- Review Price: £99.99
- e-Paper display
- Four-week battery life
- Accelerometer, gyroscope, digital compass
- Weather resistant
- iOS and Android app
Hands-on with the BeeLine: cycling navigation that simply points you in the right direction
Cycling in a densely populated city can be scary. Not only do you have to deal with other methods of transportation fighting over territory (including fellow cyclists I might add) but pedestrians and haphazard construction, too. The added problem of not knowing where you’re going just adds to the danger cocktail. I, as an inexperienced cyclist with no sense of direction, can get lost simply going around the block.
There are plenty of GPS-based navigation methods available, of course. A lot of us get on perfectly fine using our phone, a handlebar mount and Google Maps or Citymapper. But following turn-by-turn navigation can be a distraction, which isn’t something you want when the above dangers are already in need of your attention.
Enter the BeeLine, a product launched originally on Kickstarter, that looks to circumnavigate this problem by stripping away the specifics of a pre-determined route, and instead simply pointing you in the direction of your destination. A bit like a compass that points you precisely where you want to go rather than just to true north.
Of course, this does mean the route you take might well not be the quickest, but it does mean you glance down far less frequently, thereby keeping your eyes on the road. The idea is that you enjoy the journey a little more, opening up a bit of exploration and less partaking of the urban rat race. It all sounds a bit wishy-washy and those who want to get everywhere as quickly as possible shouldn’t bother. For everyone else there is quite a lot of merit here.
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Without a prescribed route, you’re able to change your chosen route on-the-fly without it having to be recalculated. It meant that because I wasn’t the most confident rider, I chose to often take the quieter side roads instead, but knew I was still headed in the correct direction. With my sense of direction being so poor, I did find myself taking much longer routes as a result.
As for the BeeLine itself, it’s a puck-shaped device that sits inside a rather clever silicone band. It’s this band that attaches to your handlebar by stretching round and securing the device in place. When not attached, you can reverse it and use it as a protective cover for the display. It makes the BeeLine look a bit like the new Google Chromecast. It also means you can attach it to your keys or a bag to keep with you. If you frequently use bike rental schemes, the BeeLine could be really handy.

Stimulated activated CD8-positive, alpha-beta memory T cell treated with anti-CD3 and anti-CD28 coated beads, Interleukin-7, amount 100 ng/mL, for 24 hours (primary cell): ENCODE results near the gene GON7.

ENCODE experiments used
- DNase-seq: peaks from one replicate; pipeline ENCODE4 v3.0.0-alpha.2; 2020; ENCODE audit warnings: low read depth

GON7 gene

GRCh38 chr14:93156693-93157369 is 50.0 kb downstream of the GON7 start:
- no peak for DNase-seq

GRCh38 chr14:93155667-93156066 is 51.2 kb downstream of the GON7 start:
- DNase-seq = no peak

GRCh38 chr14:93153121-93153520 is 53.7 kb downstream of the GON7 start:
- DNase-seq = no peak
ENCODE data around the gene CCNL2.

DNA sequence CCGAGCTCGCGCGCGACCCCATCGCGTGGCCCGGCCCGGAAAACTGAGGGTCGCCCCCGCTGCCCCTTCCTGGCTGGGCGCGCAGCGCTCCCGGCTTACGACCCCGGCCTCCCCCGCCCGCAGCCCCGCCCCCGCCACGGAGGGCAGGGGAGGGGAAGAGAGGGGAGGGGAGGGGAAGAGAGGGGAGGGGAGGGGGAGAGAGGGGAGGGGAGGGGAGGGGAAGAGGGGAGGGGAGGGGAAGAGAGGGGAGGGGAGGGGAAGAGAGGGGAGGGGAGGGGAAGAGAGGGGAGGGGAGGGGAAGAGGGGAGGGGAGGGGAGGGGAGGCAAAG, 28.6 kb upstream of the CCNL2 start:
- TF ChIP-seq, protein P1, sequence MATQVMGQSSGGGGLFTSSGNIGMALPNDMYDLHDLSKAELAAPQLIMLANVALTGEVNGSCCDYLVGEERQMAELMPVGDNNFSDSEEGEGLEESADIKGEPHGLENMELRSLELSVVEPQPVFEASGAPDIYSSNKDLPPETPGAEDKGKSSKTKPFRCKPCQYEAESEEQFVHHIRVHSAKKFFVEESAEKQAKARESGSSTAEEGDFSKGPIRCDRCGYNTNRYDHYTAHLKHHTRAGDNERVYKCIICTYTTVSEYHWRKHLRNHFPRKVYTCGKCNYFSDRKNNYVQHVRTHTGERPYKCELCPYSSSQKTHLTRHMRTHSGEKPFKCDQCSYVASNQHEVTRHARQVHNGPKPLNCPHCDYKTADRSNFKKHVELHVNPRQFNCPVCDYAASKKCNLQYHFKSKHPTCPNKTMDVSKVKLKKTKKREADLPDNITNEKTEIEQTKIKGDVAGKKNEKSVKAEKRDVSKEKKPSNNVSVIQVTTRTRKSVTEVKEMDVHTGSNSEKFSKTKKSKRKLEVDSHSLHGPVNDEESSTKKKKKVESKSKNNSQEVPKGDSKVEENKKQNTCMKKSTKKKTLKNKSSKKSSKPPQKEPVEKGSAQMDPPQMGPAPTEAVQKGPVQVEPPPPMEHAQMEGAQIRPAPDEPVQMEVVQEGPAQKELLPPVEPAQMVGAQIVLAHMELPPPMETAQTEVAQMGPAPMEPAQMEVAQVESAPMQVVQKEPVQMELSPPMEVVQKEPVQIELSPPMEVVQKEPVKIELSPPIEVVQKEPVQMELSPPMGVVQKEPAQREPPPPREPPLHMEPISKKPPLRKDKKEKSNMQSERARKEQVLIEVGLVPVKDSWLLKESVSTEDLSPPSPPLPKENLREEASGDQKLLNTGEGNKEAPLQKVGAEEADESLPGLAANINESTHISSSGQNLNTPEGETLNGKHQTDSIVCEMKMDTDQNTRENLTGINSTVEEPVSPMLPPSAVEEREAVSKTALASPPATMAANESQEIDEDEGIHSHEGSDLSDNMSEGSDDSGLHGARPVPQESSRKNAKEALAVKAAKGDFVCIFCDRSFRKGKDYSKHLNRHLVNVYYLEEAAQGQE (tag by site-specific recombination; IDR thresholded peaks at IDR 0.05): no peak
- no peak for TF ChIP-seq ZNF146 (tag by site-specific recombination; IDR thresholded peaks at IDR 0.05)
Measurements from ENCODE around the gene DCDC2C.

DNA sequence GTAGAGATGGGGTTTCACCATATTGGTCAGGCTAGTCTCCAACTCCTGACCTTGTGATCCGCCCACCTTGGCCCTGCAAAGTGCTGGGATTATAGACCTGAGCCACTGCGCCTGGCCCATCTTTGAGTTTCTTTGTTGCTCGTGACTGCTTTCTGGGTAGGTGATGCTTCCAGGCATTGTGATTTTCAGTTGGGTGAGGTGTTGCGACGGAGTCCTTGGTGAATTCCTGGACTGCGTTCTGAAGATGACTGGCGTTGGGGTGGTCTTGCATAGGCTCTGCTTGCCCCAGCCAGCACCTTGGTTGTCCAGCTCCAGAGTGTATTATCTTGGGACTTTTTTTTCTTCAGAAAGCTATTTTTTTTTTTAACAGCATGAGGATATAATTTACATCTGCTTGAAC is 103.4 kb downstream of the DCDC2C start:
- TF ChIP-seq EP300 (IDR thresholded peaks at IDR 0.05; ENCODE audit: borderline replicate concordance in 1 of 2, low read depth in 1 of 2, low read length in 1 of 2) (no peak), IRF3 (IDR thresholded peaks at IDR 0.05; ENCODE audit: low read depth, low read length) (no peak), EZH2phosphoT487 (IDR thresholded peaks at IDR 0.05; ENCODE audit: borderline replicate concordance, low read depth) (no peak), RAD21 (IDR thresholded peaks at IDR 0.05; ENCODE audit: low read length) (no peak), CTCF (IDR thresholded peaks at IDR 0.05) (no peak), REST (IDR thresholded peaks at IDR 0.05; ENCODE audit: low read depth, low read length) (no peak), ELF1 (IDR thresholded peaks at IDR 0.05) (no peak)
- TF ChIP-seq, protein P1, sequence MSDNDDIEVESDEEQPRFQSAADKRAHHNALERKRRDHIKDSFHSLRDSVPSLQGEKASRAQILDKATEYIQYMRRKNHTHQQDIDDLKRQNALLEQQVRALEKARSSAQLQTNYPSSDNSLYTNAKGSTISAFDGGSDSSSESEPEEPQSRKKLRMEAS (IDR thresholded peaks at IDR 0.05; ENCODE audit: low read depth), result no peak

BeeLine showed me a number of early prototypes and the mounting method has come a long way. Earlier models didn’t have a detachable silicone sleeve, with the device permanently attached, for example. The BeeLine in its near-final form felt far better constructed.
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When setting a destination, you use the BeeLine app on your smartphone, and this communicates with the bike device through Bluetooth. Just tap in your destination and it’s beamed across. The compass-like arrow then points to the spot and a distance is provided on the display. You’re then ready to set off.
The app can also actually be used independently of the BeeLine device as you can get the same navigational arrow interface on your phone. So why bother with the BeeLine at all? Mainly for its weather resistance, easy method of mounting and long battery life.
The compass in the BeeLine should supposedly also be more accurate than the one in your phone, and less prone to being thrown off course by magnetic interference or large metallic structures. Still, BeeLine hopes that the app’s functionality will also act as a gateway to people buying the device, a sort of ‘try before you buy’ approach.
Supposedly, you will only need to charge the BeeLine once every four weeks of regular use through its Micro USB port. Part of the reason for that longevity is the e-Paper display, as well as the fact that internally it actually only has a magnetometer, accelerometer and gyroscope. The GPS is used from your phone to set the destination, then the internal sensors are used to make sure you stay headed in the right direction.
Once you’re off on your travels, you can tap the navigation buttons along the edge of the screen to change displays. You’ll be able to see your current speed and distance. These again are judged by the GPS sensor in your phone. Unfortunately, the unfinished prototype I tested had a software bug that meant this wasn’t actually working. BeeLine told me this would be fixed before launch.
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As a novice urban cyclist, I came away impressed by the BeeLine. I can see it being a fun way to actually enjoy cycling, rather than just viewing it as a way to get from A-to-B. If you want the most efficient route to your destination, it’s probably not for you.
I found the at-a-glance directions made it easier to concentrate on the road, and I didn’t hesitate as much when deciding to take an alternative route compared to turn-by-turn navigation. As such, cyclists might find themselves making split-second decisions less frequently, which could make a massive difference to road safety.
BeeLine is aiming to ship to its Kickstarter backers within the coming weeks, and hopefully by then a few of the kinks will have been ironed out. The device is also available to pre-order from the company’s website for £99.
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